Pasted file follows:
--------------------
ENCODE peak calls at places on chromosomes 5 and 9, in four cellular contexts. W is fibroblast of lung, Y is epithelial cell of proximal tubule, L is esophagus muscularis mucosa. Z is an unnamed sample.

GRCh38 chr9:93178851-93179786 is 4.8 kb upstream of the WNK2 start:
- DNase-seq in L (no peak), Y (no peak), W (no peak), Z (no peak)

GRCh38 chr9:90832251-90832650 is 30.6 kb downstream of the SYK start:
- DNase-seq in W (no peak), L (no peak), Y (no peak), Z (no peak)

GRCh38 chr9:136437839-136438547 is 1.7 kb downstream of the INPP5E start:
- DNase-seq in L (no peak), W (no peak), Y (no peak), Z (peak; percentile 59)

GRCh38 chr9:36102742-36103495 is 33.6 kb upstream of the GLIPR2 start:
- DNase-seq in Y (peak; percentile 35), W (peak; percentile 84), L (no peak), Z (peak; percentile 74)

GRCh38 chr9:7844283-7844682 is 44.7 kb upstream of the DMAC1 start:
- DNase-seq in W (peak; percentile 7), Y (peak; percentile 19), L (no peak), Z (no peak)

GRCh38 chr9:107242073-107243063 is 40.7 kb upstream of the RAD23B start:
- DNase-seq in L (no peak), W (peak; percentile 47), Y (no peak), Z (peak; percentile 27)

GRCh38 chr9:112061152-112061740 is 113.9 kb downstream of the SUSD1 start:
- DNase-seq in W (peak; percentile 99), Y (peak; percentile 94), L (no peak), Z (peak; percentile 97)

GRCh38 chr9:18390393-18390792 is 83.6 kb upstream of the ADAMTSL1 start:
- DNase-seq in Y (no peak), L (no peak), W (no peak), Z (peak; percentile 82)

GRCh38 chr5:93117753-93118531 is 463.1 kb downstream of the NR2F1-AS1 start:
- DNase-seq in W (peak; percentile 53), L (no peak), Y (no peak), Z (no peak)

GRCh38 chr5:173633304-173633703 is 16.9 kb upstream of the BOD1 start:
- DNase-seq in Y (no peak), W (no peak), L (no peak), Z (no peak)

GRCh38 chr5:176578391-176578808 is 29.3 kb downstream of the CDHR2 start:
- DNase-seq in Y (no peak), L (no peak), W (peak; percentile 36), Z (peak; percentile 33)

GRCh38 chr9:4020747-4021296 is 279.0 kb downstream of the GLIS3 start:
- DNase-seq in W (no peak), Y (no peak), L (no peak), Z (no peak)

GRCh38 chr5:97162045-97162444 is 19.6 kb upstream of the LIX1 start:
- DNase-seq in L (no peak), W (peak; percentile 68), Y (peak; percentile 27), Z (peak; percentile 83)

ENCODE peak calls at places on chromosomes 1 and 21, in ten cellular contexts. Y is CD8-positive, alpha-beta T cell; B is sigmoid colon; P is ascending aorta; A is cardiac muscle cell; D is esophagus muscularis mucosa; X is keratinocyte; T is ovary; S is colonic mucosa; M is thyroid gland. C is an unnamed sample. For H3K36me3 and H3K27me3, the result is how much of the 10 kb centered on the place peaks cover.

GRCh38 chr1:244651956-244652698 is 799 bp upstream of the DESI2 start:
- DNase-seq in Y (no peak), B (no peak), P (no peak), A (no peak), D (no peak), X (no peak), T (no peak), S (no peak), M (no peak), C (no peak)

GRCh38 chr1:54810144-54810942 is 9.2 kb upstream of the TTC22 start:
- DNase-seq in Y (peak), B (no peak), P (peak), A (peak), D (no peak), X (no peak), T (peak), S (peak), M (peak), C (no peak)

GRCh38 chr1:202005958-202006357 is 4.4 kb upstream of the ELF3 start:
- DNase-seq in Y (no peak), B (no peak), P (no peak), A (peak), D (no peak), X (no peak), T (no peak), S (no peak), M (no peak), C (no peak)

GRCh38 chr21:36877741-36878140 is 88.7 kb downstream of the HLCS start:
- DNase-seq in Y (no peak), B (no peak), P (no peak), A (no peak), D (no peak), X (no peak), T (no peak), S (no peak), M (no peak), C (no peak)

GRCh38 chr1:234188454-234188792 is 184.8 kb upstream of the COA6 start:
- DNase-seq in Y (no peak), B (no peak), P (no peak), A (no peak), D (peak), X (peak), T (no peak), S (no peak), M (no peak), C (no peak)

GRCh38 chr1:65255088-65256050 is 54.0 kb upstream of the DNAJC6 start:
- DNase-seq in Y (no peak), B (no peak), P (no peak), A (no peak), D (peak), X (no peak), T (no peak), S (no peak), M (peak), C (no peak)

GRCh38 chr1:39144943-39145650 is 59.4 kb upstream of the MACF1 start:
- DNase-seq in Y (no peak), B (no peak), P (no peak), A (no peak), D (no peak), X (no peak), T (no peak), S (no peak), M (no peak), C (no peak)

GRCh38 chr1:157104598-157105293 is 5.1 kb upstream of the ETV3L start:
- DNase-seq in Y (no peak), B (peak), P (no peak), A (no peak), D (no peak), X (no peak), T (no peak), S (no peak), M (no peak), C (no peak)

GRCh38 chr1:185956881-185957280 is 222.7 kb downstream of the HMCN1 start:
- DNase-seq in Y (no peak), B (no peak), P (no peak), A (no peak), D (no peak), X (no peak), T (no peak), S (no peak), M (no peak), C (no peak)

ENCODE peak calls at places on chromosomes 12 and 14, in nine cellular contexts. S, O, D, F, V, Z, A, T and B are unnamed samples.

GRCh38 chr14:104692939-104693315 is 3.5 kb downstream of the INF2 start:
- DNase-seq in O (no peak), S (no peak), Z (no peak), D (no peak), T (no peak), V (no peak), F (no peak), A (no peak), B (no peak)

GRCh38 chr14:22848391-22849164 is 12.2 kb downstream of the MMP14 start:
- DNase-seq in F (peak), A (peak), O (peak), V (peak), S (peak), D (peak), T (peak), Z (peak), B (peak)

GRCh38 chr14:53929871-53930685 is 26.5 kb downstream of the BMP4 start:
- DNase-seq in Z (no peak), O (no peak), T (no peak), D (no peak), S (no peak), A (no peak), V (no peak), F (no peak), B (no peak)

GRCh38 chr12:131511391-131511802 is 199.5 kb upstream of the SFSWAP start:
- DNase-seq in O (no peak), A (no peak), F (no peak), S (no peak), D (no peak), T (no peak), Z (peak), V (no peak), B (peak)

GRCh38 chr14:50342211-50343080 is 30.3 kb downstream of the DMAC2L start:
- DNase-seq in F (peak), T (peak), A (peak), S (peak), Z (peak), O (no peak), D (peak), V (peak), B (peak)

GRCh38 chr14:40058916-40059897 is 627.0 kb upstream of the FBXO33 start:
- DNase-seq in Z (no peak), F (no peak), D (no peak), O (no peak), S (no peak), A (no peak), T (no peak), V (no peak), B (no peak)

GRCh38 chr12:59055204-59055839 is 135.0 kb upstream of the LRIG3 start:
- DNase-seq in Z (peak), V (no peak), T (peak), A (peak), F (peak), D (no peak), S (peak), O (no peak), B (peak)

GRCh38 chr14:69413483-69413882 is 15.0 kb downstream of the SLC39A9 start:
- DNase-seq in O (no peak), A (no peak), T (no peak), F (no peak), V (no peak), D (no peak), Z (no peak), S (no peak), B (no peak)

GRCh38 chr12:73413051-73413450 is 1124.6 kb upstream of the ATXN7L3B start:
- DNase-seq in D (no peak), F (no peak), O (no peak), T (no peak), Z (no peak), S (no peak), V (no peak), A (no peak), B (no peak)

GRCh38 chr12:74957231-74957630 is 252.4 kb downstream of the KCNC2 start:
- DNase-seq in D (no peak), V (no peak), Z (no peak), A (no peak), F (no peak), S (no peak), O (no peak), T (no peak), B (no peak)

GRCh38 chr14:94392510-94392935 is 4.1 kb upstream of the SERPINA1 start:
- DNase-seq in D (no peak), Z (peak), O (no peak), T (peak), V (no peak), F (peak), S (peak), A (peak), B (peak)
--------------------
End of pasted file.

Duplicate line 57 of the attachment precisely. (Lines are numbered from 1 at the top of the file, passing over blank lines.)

- DNase-seq in F (peak), T (peak), A (peak), S (peak), Z (peak), O (no peak), D (peak), V (peak), B (peak)